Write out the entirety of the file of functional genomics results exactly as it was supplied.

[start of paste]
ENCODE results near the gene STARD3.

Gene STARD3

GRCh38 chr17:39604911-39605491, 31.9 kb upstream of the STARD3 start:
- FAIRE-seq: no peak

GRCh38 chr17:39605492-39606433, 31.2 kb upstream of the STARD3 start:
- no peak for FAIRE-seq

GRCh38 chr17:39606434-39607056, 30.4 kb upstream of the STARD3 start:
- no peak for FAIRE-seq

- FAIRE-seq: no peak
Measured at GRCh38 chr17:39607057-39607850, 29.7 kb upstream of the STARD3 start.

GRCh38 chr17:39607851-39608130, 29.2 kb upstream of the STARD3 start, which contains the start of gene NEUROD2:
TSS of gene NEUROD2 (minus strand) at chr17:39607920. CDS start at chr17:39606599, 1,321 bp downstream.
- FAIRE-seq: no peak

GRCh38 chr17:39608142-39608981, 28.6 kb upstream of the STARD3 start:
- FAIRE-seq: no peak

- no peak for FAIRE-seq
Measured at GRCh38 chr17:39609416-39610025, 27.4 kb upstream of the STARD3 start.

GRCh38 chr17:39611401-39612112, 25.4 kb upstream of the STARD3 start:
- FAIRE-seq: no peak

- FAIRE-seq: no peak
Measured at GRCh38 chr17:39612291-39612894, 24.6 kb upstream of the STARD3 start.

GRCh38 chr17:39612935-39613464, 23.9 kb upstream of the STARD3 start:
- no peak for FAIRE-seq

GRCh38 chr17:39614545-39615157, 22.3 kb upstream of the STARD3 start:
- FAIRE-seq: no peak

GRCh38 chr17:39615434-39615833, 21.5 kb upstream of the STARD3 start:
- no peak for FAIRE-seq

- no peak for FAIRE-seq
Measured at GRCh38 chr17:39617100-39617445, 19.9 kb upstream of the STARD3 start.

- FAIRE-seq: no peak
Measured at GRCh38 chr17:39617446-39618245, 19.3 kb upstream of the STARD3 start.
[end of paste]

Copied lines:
ENCODE results near the gene STARD3.

Gene STARD3

GRCh38 chr17:39604911-39605491, 31.9 kb upstream of the STARD3 start:
- FAIRE-seq: no peak

GRCh38 chr17:39605492-39606433, 31.2 kb upstream of the STARD3 start:
- no peak for FAIRE-seq

GRCh38 chr17:39606434-39607056, 30.4 kb upstream of the STARD3 start:
- no peak for FAIRE-seq

- FAIRE-seq: no peak
Measured at GRCh38 chr17:39607057-39607850, 29.7 kb upstream of the STARD3 start.

GRCh38 chr17:39607851-39608130, 29.2 kb upstream of the STARD3 start, which contains the start of gene NEUROD2:
TSS of gene NEUROD2 (minus strand) at chr17:39607920. CDS start at chr17:39606599, 1,321 bp downstream.
- FAIRE-seq: no peak

GRCh38 chr17:39608142-39608981, 28.6 kb upstream of the STARD3 start:
- FAIRE-seq: no peak

- no peak for FAIRE-seq
Measured at GRCh38 chr17:39609416-39610025, 27.4 kb upstream of the STARD3 start.

GRCh38 chr17:39611401-39612112, 25.4 kb upstream of the STARD3 start:
- FAIRE-seq: no peak

- FAIRE-seq: no peak
Measured at GRCh38 chr17:39612291-39612894, 24.6 kb upstream of the STARD3 start.

GRCh38 chr17:39612935-39613464, 23.9 kb upstream of the STARD3 start:
- no peak for FAIRE-seq

GRCh38 chr17:39614545-39615157, 22.3 kb upstream of the STARD3 start:
- FAIRE-seq: no peak

GRCh38 chr17:39615434-39615833, 21.5 kb upstream of the STARD3 start:
- no peak for FAIRE-seq

- no peak for FAIRE-seq
Measured at GRCh38 chr17:39617100-39617445, 19.9 kb upstream of the STARD3 start.

- FAIRE-seq: no peak
Measured at GRCh38 chr17:39617446-39618245, 19.3 kb upstream of the STARD3 start.